Writers who choose to monetize through a pay wall must establish a trusted and respected brand that people will pay for. To grow their audience, independent writers like Thompson at Stratechery have established an audience through free social media marketing channels. Thompson's fifty-one thousand tweets have led to thirty-two thousand followers. Thompson graduated from the University of WisconsinMadison with a degree in political science before receiving graduate degrees in engineering management from Northwestern University and a Master of Business Administration from Northwestern's Kellogg School of Management. His additional experience at Apple and Microsoft give him the credibility needed to charge readers for daily content.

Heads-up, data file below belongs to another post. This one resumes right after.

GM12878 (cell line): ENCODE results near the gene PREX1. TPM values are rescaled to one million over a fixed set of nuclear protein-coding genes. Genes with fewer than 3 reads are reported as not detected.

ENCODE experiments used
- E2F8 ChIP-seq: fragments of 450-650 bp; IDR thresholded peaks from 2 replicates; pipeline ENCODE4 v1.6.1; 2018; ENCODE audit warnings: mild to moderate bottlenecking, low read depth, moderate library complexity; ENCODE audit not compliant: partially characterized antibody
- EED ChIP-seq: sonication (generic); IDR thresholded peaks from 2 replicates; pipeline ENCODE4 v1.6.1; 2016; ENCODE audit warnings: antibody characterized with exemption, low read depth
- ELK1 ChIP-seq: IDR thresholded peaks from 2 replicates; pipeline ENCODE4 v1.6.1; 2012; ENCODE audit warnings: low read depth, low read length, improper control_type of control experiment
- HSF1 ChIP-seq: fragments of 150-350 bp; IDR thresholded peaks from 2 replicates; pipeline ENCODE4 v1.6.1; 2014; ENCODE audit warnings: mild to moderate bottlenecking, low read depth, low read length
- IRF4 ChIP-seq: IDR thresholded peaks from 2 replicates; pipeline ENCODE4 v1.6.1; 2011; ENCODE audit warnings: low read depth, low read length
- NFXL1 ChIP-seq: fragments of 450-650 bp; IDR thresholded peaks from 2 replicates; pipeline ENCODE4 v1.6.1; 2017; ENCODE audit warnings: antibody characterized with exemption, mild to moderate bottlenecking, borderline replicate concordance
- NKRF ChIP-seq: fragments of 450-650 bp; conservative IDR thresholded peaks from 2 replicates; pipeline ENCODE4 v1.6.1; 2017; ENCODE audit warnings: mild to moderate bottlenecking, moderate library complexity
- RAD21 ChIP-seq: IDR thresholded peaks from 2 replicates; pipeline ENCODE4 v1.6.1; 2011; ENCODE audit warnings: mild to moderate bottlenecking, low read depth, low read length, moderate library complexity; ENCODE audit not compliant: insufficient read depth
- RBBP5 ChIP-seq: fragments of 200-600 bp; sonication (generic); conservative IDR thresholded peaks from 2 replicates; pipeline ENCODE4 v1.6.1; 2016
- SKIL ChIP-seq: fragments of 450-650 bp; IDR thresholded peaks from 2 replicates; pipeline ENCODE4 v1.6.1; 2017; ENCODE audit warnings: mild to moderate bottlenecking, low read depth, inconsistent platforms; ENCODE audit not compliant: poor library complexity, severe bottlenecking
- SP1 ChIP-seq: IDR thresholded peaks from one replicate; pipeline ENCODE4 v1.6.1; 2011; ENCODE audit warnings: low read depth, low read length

For $10 per month or $100 per year, subscribers receive exclusive access to Thompson's Daily Update. The Daily Update "consists of substantial analysis of the news of the day delivered via four daily emails, in addition to the free weekly article." Subscribers also receive unrestricted access to Stratechery's Membership Forum, which provides readers with an avenue for in-depth discussions about tech strategy and the implications of technology on society moderated by Thompson along with priority email access.55 For additional ancillary revenue, Thompson monetizes his "Exponent" podcast where readers listen to the thought-process and further justification for his analysis.